And on the opposite side of the scale, who do you think consistently gets it right in terms of wearing the right make-up to suit their skin tone?
Sherry: Kelly Rowland (who does her own sometimes), Angie Le Mar, Beyonce and Estelle.
Are mainstream make-up companies finally cottoning on to the black pound, or are we still under serviced?
Sherry: Mainstream companies still dont get it and I am beginning to think they dont give a damn – especially about their British black customers. When I go to the USA, I can buy my shade of foundation and powder from Estee Lauder,Chanel and Givenchy. They don’t stock it here. Why? Clinique had a line which was great for black skins but they did not advertise it therefore it did not sell. So they took it off the shelves. How can we buy it if we don’t know its there? MAC, Iman and the new BlackUp range are very good. The problem is not the companies, it’s us. If you don’t complain, why should they give a damn?
Can there ever be any justification for Black men wearing make-up?
Sherry: Unless men are wearing make-up for stage or a photographic shoot I would be worried if I was sharing my mascara with my partner. I know that some make-up houses are extending their men’s range with bronzing powder and mascara, but I don’t really like it on my partner. Moisturiser is a must though.
What’s the one make up trend popularised by black women, that should forever remain locked away in the past?
Sherry: Black lip liner as lip pencil and plucking eyebrows so thin and then using eyebrow pencil to draw a new one higher than your original line. I sometimes see women on the tube who look as if they are in expression all the time. Oooh, and blusher in a big blob in the middle of the cheeks. Somehow they dont understand that you have to blend it in.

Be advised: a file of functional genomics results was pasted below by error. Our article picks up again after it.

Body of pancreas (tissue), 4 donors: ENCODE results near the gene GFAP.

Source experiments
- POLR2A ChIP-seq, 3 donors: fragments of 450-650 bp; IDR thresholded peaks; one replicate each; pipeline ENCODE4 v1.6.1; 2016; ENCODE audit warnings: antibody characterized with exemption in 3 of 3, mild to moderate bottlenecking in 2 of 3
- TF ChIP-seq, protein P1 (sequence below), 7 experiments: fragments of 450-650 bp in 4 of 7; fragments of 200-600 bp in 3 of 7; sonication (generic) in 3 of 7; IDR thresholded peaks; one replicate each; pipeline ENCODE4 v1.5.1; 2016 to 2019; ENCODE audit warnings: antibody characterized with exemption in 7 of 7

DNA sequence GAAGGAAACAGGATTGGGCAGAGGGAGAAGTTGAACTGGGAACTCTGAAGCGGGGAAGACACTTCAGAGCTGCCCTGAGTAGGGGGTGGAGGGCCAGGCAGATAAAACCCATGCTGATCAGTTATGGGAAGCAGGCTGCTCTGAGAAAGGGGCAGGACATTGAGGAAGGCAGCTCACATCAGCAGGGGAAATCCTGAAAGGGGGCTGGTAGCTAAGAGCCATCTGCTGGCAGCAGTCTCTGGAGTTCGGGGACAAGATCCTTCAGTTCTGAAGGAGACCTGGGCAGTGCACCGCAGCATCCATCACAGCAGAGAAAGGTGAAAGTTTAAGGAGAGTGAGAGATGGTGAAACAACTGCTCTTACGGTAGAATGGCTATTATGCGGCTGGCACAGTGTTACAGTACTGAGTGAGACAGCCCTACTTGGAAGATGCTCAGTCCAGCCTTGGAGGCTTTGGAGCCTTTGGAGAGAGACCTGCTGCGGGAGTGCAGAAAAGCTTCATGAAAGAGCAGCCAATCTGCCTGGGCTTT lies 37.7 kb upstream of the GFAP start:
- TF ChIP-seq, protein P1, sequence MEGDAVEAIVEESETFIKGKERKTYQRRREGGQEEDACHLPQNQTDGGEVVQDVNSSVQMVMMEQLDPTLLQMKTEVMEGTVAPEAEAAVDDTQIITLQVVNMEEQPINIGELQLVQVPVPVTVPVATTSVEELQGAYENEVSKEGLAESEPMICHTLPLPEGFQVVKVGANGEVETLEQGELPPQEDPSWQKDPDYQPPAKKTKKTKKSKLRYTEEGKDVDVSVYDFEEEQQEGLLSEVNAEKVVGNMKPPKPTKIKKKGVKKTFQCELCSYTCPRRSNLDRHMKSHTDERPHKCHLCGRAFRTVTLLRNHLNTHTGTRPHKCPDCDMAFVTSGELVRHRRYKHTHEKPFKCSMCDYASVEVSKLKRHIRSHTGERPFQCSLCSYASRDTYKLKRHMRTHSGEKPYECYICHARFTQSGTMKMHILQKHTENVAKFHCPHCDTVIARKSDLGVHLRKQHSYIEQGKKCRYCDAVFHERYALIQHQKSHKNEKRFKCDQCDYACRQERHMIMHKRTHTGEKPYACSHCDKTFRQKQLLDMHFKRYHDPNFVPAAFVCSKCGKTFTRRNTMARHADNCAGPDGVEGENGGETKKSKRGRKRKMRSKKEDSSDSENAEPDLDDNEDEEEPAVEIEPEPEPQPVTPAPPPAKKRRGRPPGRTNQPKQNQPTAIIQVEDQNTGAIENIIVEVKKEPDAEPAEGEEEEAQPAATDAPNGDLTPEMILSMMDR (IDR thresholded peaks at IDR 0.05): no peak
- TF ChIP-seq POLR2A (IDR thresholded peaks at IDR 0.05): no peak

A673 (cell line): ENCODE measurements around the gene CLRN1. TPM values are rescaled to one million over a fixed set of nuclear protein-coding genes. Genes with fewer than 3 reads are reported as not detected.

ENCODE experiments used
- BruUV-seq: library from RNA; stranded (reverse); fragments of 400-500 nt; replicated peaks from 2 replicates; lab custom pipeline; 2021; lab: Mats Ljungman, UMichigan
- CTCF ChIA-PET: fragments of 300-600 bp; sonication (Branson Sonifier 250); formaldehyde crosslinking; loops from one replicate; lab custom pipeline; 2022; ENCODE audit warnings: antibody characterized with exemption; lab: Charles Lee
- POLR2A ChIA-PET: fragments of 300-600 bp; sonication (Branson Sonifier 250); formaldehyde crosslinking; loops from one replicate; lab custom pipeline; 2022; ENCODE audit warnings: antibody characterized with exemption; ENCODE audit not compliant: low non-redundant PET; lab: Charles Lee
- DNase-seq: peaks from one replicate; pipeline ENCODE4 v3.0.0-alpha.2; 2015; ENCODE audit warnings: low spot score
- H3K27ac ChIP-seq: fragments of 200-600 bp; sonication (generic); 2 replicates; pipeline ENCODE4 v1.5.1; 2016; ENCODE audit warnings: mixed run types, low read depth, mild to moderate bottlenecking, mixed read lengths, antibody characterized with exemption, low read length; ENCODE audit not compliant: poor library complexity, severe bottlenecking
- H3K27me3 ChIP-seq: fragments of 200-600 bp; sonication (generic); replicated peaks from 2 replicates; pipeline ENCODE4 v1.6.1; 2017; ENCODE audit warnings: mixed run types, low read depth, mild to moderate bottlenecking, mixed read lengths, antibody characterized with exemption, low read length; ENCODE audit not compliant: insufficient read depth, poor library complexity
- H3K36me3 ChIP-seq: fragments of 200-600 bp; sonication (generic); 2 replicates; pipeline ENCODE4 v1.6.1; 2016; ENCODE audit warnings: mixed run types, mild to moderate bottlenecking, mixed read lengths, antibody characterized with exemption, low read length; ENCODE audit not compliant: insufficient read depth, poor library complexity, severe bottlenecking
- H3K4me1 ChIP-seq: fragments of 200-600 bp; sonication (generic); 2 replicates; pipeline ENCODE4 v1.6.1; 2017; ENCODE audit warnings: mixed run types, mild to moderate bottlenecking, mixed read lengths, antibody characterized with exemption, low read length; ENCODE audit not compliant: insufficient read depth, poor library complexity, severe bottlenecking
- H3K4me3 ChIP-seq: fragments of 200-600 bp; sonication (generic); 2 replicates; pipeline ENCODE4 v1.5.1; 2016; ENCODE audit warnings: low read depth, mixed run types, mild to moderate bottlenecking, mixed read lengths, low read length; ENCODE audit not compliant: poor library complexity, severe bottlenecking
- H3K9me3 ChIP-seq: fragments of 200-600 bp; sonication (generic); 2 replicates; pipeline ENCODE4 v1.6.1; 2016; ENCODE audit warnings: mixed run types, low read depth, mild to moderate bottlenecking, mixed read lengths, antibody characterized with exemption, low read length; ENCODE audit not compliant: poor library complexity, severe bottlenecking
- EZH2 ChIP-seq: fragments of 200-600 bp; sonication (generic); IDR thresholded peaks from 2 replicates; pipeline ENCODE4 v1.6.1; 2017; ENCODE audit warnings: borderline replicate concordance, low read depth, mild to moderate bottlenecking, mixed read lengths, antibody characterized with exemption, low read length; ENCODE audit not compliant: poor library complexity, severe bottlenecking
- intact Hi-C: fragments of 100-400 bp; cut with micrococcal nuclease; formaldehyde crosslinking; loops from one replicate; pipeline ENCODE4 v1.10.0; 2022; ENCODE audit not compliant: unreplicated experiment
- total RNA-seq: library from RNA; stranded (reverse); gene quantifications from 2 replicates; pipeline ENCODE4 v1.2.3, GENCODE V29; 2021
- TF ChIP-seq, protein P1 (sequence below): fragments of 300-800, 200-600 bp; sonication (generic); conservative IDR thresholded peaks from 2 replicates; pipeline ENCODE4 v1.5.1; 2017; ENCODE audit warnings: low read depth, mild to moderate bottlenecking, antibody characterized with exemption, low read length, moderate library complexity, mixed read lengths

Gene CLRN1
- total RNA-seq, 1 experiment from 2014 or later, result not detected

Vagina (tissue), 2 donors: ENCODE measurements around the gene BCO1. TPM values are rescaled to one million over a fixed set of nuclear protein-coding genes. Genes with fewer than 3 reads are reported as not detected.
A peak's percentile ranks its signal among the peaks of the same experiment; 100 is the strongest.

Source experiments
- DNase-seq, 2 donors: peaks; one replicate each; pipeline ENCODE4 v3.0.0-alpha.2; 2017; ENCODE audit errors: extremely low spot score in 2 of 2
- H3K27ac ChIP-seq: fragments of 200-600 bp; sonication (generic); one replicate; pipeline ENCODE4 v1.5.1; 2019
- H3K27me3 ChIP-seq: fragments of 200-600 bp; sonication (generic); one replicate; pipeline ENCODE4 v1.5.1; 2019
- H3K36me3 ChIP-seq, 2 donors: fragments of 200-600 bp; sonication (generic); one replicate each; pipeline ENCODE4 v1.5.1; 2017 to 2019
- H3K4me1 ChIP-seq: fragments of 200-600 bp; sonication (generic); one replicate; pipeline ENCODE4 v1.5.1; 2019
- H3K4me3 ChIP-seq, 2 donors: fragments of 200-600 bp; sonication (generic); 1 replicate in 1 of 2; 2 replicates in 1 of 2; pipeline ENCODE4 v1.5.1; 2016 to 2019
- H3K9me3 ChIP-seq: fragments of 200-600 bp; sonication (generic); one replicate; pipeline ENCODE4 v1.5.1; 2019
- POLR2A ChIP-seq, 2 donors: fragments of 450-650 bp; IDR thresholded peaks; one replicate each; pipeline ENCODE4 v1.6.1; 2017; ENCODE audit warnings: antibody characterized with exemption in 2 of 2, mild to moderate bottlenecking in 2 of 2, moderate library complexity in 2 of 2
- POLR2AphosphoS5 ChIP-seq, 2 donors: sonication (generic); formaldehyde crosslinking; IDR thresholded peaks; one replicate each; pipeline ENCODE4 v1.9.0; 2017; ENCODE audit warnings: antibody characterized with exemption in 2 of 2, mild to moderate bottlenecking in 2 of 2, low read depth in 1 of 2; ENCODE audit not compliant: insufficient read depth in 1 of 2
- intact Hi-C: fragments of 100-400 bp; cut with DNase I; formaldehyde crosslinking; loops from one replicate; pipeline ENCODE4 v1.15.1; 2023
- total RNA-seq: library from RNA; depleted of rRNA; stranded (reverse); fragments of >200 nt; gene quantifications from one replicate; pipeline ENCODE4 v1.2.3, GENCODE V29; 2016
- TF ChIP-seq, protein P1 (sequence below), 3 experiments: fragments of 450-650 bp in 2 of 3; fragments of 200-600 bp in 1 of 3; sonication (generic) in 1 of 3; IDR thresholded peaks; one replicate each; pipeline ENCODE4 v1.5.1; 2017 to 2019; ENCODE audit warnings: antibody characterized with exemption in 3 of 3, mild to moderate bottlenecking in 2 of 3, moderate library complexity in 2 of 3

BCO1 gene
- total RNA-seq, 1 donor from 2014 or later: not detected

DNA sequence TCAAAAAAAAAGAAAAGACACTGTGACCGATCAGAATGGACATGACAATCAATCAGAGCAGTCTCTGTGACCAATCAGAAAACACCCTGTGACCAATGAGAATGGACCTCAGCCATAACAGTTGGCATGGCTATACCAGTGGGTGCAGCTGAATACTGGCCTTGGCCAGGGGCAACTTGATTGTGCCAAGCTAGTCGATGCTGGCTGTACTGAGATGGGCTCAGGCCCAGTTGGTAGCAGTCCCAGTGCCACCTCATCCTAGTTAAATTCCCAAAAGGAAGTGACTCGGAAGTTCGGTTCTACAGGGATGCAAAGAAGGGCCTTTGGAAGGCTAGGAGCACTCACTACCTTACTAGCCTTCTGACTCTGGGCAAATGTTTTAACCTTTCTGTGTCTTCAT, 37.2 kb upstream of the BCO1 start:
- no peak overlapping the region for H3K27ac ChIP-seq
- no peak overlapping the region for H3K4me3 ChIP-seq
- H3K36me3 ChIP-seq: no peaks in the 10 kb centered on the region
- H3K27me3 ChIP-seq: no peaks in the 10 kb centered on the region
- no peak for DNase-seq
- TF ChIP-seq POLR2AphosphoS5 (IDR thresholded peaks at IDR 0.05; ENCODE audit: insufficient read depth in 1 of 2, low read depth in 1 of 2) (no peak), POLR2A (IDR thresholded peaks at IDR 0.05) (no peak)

Is Vaseline an adequate face moisturiser, or is this an old wives tale?
Sherry: Black skins really dont need to be using Vaseline, especially in the sun as there is no hydrating properties in it and will make the skin burn. I know Vaseline is used on extremely dry skin to quickly add oil but as a rule, just stick to using it on the lips, hands and babies’ bottoms.
Throughout your career you’ve worn many hats such as PR Consultant, Editor and Beautician. Do you have any unfulfilled ambitions left?
Sherry: Yes many and I am worried time is running out, so I have to move fast. In a few months I am starting my motivational seminars, which will bring in a lot of professional people alongside me to nurture and bring back positivity into the lives of women around the world. I think it is important to be able to help people along my climb up the ladder and hopefully with these inspirational talks/seminars, we can help women who also want to achieve. I feel so good after my talks and I know that this will eventually be the way I will go – holding a lot of hands, making chains of confident women as I go along. Then the book and the TV show will come after that – in about a year’s time.
When is the next workshop, and how can we sign up?
Sherry: The workshops are done in two ways. It can either be a personal one-to-one session where it’s just me and the person who wants to learn (1 1/2 hour session) or there are group sessions where I will demonstrate on a model and people will just look on, make notes and then go home and try the techniques that they’ve learnt from the class. (2-3 hours). So it’s really up to the individual to decide what they want. Its a good idea to come along with a friend or two and share the cost.
The cost of Sherry Dixon’s Make up Masterclass is as follows:
Cost: £90 for individual sessions
Group sessions: £50 per person
Dates: Saturday 3rd May, Sunday 19th May, Saturday June 14th, Saturday June 28th (future dates can be provided on request)
(Sunday sessions available for bookings of 6 people).
To register: Call Sherry on 07956 472633 or email her at firstname.lastname@example.org